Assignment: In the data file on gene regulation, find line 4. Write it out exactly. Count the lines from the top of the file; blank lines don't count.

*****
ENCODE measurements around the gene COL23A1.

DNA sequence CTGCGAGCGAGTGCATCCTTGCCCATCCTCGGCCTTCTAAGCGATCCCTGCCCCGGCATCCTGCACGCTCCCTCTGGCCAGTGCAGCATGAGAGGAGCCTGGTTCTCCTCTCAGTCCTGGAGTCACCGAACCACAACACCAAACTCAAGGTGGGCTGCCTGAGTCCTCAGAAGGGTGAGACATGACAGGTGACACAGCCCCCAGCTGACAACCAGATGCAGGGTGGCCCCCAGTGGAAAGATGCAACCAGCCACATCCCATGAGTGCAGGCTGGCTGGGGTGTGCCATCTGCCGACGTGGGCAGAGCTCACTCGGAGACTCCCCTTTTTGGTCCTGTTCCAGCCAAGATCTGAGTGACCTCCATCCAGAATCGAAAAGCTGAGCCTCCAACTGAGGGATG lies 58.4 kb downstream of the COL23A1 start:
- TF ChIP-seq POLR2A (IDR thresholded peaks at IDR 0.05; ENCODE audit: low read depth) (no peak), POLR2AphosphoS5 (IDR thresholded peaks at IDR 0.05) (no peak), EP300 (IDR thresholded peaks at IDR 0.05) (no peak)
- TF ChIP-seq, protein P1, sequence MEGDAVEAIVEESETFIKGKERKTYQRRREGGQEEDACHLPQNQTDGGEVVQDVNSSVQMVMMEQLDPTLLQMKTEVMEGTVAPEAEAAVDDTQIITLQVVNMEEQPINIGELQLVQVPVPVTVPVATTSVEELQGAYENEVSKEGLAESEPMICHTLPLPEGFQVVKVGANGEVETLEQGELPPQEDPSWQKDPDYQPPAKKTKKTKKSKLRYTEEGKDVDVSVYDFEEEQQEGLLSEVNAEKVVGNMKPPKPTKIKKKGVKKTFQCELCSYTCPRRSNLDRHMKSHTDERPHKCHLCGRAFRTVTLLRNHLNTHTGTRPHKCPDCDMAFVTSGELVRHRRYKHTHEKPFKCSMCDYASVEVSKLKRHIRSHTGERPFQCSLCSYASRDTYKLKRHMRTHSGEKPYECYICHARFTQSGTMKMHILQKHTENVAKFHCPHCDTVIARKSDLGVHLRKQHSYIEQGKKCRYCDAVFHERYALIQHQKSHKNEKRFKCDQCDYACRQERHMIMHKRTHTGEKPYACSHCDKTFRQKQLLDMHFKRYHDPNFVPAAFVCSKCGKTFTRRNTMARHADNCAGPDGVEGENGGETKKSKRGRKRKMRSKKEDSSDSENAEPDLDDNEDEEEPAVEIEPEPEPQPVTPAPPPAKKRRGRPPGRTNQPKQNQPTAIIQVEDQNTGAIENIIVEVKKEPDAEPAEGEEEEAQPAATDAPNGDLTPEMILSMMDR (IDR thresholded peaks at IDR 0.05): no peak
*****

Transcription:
- TF ChIP-seq, protein P1, sequence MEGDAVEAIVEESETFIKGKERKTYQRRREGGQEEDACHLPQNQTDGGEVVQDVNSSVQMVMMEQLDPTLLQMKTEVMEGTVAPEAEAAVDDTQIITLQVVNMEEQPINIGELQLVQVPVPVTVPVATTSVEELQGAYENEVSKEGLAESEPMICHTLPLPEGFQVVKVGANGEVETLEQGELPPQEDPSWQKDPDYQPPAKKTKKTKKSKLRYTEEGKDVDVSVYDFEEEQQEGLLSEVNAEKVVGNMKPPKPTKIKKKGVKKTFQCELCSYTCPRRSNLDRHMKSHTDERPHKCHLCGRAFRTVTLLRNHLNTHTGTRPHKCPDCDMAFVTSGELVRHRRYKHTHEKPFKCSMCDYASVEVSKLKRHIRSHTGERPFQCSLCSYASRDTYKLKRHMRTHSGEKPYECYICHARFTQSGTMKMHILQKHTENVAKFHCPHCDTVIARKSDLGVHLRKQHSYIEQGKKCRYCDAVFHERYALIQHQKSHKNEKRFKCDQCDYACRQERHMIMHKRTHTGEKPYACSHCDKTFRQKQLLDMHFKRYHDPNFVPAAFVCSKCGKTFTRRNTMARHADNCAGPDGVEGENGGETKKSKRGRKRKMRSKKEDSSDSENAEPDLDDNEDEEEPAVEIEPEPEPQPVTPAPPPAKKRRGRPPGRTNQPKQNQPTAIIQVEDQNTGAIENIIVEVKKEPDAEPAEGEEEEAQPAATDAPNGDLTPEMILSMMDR (IDR thresholded peaks at IDR 0.05): no peak